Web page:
I can’t be the only one who noticed this.
Last week saw DC launched the first full week of their Convergence event, which will feature formerly rebooted timelines squaring off against alternate universes. The initial barrage of 11 books (including the main series, Convergence) brings back the pre-Flashpoint/post-Crisis DCU. And over the course of ten comics, we get to see a more diverse cast of characters than we saw in the New 52 combined.
Okay, that’s hyperbole, but let’s start by looking at the books that came out just on a surface level:
Convergence #1 – Featuring Earth-2 Superman (who’s black) and Earth-2 Green Lantern (who’s gay)
Convergence Batgirl #1 – Starring Stephanie Brown, co-starring Black Bat aka Cassandra Cain, who is both a woman and Asian
Convergence Batman And Robin #1 – Two white dudes, sure, although technically Damien’s grandfather is Arabian
Convergence Harley Quinn #1 – Not just Harley in the lead role, but joined by Catwoman and Poison Ivy. Oh, and Catwoman basically outs Harley and Ivy as a couple.
Convergence Justice League #1 – There’s only one guy on this team and he’s a gorilla, which I think is hilarious.
Convergence Nightwing Oracle #1 – Narrated by Barbara Gordon, who is once again in the wheelchair (and still a bad ass)
Convergence Speed Force #1 – Wally and his kids
Convergence Superman #1 – Superman may be the lead here, but Lois gets an integral new role
Convergence The Atom #1 – Is it a spoiler if it ultimately won’t matter? I don’t want to give away too much.
Convergence The Question #1 – Renee Montoya is a woman, a Latina, and gay. The book also features Huntress and (eventually) Batwoman.
Convergence Titans #1 – This version of the team is made up of Donna Troy, Starfire, and Arsenal.
Let’s do the math on this. Six of these books either star women or feature ensemble which are majority female. That’s six out of eleven, people. Three out of eleven feature gay characters. Five out of eleven feature non-white characters.
Now try to remember what the response to the New 52 was.
DC Comics actually had some diversity within its shared universe, it just didn’t know what to do with it.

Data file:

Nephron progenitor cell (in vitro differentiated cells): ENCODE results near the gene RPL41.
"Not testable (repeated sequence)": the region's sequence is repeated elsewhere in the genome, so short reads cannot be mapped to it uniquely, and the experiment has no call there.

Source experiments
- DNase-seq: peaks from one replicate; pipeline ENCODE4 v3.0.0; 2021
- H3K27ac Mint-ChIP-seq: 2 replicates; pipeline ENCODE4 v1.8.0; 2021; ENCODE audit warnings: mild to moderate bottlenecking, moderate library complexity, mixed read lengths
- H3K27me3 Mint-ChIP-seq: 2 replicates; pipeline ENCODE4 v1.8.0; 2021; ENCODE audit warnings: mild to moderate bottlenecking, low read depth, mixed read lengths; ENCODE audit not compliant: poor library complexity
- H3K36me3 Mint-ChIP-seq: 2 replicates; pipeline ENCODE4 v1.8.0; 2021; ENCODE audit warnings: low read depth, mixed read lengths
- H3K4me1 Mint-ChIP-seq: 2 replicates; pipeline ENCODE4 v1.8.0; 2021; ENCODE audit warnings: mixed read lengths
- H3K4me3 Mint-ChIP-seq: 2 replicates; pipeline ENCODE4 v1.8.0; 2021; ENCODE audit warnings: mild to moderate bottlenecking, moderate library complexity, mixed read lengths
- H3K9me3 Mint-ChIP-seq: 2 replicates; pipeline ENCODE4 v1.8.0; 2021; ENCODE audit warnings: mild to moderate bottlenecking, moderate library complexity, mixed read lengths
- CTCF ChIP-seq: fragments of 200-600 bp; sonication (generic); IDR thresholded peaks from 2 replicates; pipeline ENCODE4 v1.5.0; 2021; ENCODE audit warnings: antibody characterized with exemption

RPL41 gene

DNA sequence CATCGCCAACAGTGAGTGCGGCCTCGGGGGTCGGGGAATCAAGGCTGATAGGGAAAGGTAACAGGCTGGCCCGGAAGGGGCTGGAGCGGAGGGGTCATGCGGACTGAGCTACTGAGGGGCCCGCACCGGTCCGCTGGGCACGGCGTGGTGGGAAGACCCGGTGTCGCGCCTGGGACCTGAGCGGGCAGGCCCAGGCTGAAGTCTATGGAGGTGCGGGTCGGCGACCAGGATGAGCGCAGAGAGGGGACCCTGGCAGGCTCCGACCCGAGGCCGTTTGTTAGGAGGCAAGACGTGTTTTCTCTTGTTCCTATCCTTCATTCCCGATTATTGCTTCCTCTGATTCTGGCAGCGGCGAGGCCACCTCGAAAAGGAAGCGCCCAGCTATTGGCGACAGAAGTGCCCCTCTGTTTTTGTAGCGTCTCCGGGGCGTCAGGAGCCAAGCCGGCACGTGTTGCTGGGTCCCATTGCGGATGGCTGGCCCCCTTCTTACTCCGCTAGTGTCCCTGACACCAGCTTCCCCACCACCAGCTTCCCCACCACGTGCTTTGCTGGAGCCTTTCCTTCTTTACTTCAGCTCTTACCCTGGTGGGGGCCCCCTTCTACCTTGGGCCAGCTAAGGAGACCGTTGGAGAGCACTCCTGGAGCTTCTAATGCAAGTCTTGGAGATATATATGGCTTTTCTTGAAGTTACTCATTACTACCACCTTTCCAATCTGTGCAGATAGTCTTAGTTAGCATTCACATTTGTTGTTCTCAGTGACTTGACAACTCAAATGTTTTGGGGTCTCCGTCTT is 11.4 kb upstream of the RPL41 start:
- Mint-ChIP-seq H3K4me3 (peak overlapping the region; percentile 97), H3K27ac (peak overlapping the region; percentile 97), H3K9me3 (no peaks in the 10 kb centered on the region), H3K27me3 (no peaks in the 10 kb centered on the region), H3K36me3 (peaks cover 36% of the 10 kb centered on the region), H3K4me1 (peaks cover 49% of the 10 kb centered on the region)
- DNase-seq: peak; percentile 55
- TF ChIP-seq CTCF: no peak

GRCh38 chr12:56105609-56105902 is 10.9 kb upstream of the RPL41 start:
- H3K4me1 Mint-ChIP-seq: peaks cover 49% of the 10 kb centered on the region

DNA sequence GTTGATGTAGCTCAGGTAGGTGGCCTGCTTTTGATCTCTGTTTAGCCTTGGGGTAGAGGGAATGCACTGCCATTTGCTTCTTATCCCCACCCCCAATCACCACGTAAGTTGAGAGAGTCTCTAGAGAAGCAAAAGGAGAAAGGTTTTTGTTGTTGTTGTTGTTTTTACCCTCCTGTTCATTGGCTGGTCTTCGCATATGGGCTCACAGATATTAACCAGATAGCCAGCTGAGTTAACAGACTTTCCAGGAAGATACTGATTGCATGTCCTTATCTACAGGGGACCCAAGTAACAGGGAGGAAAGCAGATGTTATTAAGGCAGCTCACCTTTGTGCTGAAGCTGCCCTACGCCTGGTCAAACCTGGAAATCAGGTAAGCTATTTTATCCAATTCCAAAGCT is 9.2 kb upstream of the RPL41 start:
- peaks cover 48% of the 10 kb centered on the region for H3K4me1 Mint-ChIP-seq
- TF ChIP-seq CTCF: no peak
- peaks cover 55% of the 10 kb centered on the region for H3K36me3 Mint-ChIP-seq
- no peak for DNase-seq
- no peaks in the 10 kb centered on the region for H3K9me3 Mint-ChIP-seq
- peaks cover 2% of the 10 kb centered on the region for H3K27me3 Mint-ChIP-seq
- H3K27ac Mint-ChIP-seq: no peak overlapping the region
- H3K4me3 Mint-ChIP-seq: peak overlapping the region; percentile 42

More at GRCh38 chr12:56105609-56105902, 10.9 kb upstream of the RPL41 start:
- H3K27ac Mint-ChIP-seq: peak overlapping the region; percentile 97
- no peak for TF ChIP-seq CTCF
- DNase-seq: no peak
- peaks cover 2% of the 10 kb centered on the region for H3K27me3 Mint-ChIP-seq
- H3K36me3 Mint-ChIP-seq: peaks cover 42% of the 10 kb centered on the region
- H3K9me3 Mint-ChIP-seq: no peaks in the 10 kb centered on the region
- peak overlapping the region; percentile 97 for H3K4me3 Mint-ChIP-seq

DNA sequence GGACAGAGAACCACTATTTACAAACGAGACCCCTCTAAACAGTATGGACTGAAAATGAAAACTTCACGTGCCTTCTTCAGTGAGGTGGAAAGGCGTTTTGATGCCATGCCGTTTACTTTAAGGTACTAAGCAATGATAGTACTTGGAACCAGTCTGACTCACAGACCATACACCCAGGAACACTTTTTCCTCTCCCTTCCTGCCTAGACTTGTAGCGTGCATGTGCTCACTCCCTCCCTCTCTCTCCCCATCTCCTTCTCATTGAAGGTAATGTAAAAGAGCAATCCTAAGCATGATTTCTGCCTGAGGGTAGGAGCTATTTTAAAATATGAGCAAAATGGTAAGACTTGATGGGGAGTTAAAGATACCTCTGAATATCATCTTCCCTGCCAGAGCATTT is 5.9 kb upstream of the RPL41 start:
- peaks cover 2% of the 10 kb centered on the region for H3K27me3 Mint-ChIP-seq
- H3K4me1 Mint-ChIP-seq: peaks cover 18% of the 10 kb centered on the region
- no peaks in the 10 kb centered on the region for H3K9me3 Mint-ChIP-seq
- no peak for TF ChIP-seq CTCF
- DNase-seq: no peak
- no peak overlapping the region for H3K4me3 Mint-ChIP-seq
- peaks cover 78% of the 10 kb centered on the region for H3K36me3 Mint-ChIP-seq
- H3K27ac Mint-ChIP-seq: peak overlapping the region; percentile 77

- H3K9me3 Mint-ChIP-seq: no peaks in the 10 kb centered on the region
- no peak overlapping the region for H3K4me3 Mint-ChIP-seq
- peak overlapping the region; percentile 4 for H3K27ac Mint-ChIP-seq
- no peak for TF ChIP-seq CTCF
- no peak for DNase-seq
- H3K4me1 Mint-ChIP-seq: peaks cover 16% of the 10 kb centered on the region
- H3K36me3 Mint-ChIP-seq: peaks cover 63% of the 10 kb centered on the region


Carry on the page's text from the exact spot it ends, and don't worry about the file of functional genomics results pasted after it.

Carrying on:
So they erased it.
And we got the New 52, with 10 out of 52 books that could generously considered diverse.
How did this happen? How did a single week of pre-Flashpoint comics show us a more diverse DCU than three and a half years of the New 52 or, to be honest, decades of DC history? And without including a Wonder Woman book?
Perhaps it’s Marie Javins, brought in to edit this event while DC’s regular editors take a break to move to the west coast. To a certain extent, it has to be Marie Javins, if only because she was responsible for the total output, output which rendered the entire pre-Flashpoint DC universe into 10 books. The question, then, is who chose these ten titles? And how did the ten that were chosen happen to be the ones that felt the most modern, more modern than the current versions?
It’s not hard to see that part of the impetus behind the books that were chosen was the righting of wrongs. The final page of The Atom rights a very big wrong. The final page of The Titans may fix another. Then there were the titles that DC had to give us or the whole thing would have been pointless. They had to give us Stephanie Brown as Batgirl. They had to give us Barbara Gordon as Oracle. They had to give us Wally West and Donna Troy.
This is where it gets a bit disconcerting, because you begin to see a pattern forming. DC is revisiting the comics that, in some form or another, needed revisiting. These stories feature characters that either left a hole in the modern DCU or needed laid to rest. These comics are only really necessary, these stories are only really the ones that were chosen because DC fucked them up to begin with…and they all happen to feature non-straight, white dudes.
Look at the list. Cassandra Cain was turned into the head of a group of assassins and then stripped of the mantle of Batgirl. Harley Quinn was turned into some disturbing fanboy fantasy. Oracle was miraculously healed, reversing one of the greatest character arcs in comics history. The worst of the bunch was probably The Atom, but I won’t spoil that for you.
So, yes, these were the 10 titles DC chose because these were the titles that needed to be told (plus a Batman book and a Superman book).
Just imagine if DC had given this much thought to these character pre-Flashpoint or, hell, even post.
The bottom line is that DC always had the universe they claimed they wanted, they were just too blind to see it. Maybe that’s what this is. Maybe this isn’t two months of fill-in comics while they move or a final farewell to unceremoniously rebooted characters. Maybe this is DC, at long last, apologizing for decades of screwing it all up.
This isn’t closure for the characters or the fans, it’s closure for DC.
Let’s hope that this time they’ve actually learned from it.